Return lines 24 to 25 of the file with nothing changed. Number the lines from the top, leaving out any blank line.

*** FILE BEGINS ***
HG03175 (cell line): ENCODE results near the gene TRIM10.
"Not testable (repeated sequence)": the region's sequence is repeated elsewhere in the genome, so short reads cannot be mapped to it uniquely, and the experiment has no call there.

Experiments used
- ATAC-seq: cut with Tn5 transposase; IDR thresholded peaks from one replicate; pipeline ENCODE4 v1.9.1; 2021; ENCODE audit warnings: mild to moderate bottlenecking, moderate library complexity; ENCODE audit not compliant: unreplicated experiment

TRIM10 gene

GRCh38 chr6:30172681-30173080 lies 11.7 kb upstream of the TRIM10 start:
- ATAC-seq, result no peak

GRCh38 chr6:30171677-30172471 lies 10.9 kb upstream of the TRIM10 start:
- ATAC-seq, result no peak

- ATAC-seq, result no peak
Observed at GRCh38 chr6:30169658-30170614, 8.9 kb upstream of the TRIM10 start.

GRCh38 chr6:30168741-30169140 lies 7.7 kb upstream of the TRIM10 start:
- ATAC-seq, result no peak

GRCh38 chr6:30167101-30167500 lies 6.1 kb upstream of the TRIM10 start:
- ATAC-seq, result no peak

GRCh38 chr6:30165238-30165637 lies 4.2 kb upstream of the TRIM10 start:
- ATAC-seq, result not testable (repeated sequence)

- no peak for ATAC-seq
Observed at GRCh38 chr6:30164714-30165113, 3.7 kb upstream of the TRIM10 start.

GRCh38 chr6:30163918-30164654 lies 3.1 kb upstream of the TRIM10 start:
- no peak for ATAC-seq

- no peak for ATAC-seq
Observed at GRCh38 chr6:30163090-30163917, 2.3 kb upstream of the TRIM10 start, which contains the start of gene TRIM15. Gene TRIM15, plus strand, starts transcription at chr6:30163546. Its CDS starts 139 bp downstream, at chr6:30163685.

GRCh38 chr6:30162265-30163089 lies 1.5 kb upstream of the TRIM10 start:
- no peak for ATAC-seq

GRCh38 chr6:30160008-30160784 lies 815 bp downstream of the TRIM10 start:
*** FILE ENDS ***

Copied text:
GRCh38 chr6:30162265-30163089 lies 1.5 kb upstream of the TRIM10 start:
- no peak for ATAC-seq